MUMBAI (Reuters) - Improved global demand for potash, a widely used fertilizer, will likely lead to India signing more costly import contracts in 2017 than last year, even as the country’s demand is set to drop after the government reduced farmer’s subsidies in April.
Potash contracts signed by India, one of the world’s top buyers of the crop nutrient, help set the global benchmark along with buying by China, the world’s biggest consumer. Their contract prices are closely watched by other regional buyers Malaysia and Indonesia.
The two biggest potash producers, Potash Corp of Saskatchewan and Russia’s Uralkali, have recently cut output to tighten supply and stem price declines of the nutrient, which helps boost crop quality and yields. Potash Corp said in April that it expects global potash shipments this year to be between 1 million and 3 million tonnes higher than in 2016.
A tighter supply and higher demand balance means India will likely agree to higher a potash contract when the talks begin in the second half of July, said four sources familiar with the negotiations.
“We could agree to a marginal price increase but our efforts will be to keep prices stable at last year’s level,” said one of the sources, a top Indian negotiator involved in the contract talks, adding that a stronger Indian rupee could offset any actual price rise.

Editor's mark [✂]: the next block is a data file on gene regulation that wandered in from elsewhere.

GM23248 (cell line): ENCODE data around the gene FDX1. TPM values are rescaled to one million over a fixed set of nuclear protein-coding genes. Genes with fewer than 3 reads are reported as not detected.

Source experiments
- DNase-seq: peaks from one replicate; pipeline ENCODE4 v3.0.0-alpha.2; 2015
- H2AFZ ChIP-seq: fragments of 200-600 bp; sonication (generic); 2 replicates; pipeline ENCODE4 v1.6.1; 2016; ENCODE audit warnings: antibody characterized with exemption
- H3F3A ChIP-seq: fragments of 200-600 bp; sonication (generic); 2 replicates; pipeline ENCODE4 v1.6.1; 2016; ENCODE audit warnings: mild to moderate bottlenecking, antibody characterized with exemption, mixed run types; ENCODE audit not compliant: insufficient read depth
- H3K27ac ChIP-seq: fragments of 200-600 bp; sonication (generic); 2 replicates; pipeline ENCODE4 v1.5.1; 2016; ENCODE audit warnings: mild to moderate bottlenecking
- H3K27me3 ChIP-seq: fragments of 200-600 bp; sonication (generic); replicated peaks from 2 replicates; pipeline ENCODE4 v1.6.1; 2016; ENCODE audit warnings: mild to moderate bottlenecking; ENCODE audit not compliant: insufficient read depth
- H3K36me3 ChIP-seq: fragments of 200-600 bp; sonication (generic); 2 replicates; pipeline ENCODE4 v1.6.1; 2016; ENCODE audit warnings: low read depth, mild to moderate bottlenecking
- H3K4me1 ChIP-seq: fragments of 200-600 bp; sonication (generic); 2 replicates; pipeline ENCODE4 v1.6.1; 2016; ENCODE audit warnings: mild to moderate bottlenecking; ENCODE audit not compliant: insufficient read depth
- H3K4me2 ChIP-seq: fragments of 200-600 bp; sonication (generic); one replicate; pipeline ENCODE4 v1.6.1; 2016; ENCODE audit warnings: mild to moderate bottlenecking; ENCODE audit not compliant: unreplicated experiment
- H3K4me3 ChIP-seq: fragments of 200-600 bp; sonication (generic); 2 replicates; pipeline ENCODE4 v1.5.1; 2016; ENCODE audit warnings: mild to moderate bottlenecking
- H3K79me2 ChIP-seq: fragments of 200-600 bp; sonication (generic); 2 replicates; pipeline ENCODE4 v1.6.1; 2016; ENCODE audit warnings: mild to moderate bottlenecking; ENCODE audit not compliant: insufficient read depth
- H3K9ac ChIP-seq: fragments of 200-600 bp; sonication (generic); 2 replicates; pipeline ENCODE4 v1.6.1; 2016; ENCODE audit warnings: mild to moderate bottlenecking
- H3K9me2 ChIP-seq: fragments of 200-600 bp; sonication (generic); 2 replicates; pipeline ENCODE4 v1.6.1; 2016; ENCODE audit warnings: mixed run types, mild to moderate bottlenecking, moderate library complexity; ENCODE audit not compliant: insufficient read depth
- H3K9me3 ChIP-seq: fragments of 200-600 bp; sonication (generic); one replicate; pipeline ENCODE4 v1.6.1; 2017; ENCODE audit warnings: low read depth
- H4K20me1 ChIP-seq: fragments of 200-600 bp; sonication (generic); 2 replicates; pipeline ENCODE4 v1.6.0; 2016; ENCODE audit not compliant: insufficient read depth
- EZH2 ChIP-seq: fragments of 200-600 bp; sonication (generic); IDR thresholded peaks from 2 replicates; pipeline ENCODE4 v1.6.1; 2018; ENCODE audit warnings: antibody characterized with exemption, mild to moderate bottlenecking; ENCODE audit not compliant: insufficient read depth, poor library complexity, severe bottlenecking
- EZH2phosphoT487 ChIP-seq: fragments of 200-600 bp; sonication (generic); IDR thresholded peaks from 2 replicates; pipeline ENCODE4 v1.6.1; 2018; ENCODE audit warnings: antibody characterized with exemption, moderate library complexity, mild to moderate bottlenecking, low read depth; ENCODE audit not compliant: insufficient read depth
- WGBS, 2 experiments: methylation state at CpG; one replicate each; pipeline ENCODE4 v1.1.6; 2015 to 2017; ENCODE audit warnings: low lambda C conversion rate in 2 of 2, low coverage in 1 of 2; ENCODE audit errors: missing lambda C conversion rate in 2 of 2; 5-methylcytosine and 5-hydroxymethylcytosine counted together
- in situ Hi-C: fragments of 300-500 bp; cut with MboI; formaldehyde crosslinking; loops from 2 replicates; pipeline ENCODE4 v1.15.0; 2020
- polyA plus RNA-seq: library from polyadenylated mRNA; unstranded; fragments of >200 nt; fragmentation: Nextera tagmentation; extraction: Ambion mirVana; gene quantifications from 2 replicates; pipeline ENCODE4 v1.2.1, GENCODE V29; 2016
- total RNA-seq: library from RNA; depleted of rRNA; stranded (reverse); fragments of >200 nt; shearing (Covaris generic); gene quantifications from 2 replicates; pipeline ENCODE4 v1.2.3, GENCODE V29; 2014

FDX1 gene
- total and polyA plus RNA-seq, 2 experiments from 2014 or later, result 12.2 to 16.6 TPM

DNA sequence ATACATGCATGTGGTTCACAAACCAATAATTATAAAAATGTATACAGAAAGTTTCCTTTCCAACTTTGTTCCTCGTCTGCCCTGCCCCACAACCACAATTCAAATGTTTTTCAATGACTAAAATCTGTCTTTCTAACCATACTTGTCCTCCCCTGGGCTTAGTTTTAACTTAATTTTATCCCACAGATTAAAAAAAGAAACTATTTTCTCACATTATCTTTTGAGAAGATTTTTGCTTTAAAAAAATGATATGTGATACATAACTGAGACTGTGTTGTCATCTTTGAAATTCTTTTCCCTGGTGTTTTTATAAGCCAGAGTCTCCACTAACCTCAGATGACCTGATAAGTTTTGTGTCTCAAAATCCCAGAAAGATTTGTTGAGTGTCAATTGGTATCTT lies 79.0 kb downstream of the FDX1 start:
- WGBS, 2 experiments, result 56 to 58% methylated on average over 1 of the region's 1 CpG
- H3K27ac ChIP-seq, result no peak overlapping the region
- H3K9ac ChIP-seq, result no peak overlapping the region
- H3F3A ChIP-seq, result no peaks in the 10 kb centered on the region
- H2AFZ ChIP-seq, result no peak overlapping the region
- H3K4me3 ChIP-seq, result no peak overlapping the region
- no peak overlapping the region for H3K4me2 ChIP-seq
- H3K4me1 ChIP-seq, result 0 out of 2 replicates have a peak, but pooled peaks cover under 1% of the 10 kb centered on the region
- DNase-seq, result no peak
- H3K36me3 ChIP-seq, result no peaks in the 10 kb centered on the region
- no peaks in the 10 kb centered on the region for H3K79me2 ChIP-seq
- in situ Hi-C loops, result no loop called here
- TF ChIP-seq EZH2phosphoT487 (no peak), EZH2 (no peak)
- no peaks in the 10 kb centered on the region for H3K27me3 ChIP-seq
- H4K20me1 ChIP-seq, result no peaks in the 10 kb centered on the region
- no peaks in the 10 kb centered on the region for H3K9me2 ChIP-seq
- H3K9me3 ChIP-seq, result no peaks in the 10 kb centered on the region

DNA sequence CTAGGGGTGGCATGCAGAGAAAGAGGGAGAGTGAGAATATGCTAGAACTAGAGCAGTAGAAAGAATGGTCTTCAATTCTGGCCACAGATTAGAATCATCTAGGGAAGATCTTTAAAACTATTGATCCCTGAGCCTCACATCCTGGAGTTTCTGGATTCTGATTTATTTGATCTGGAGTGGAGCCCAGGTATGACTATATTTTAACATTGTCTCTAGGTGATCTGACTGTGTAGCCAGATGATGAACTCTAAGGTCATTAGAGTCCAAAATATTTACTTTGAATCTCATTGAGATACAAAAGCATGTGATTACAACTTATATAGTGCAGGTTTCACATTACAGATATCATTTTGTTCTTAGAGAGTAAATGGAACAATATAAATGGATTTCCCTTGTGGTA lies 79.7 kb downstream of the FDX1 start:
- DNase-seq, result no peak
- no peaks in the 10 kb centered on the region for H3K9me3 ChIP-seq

Last week, China agreed to a new potash import contract with Uralkali. The price was set at $230 per tonne, slightly higher than $219 in 2016, according to a source familiar with the deal.
India last year agreed to an import price of $227 per tonne, the lowest level in a decade. The Indian contract price is typically slightly higher than the Chinese price due to a higher freight differential.
The industry sources caution however, that higher contract prices could dent demand, along with the Indian government’s decision to reduce domestic potash subsidies.
India cut the subsidy by 20 percent from a year earlier to 7,437 rupees ($115.61) a tonne for the fiscal year 2017/18.
This, coupled with a rise in import prices, may mean Indian fertilizer makers will raise retail prices for farmers, possibly trimming Indian potash demand to 3.5 million tonnes from some 4 million tonnes a year ago, said P.S. Gahlaut, managing director of Indian Potash Ltd (IPL), the country’s top potash importer.
Reporting by Rajendra Jadhav; Editing by Euan Rocha and Christian Schmollinger